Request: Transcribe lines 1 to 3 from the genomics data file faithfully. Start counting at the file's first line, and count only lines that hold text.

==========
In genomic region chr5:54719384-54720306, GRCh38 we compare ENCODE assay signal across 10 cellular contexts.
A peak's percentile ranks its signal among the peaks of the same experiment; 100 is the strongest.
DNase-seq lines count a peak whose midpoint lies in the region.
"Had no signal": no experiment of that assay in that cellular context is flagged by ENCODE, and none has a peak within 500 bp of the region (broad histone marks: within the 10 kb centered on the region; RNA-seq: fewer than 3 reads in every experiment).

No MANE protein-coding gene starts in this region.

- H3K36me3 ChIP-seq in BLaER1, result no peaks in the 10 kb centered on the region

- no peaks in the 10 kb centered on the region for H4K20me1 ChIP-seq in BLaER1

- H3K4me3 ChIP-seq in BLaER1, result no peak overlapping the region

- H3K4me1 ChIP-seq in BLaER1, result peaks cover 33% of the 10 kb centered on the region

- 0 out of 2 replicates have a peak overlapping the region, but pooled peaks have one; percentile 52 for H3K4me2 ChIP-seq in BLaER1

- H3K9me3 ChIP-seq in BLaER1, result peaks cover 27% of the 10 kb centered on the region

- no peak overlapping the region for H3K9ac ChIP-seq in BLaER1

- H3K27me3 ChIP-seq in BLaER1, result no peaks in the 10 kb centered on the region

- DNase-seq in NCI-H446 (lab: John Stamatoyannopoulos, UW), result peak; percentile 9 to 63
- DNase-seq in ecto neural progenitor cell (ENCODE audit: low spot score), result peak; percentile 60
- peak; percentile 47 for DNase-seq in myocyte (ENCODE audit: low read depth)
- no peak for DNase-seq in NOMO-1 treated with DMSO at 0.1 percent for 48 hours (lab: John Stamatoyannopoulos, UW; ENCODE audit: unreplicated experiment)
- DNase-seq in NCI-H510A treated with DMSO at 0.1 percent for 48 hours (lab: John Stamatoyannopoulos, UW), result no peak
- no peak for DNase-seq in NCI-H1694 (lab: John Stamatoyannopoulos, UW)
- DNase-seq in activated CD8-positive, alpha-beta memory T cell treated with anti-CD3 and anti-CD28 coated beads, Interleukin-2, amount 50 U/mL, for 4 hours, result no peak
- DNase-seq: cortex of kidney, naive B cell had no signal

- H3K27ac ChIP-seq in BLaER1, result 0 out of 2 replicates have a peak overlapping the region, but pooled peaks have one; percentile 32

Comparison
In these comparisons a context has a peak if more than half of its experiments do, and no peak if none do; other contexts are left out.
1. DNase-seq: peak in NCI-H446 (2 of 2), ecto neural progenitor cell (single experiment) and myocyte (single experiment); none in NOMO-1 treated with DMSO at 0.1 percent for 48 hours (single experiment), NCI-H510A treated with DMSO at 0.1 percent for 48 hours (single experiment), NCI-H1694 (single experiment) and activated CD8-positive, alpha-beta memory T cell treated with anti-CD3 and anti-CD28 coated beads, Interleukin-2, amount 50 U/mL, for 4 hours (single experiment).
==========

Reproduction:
In genomic region chr5:54719384-54720306, GRCh38 we compare ENCODE assay signal across 10 cellular contexts.
A peak's percentile ranks its signal among the peaks of the same experiment; 100 is the strongest.
DNase-seq lines count a peak whose midpoint lies in the region.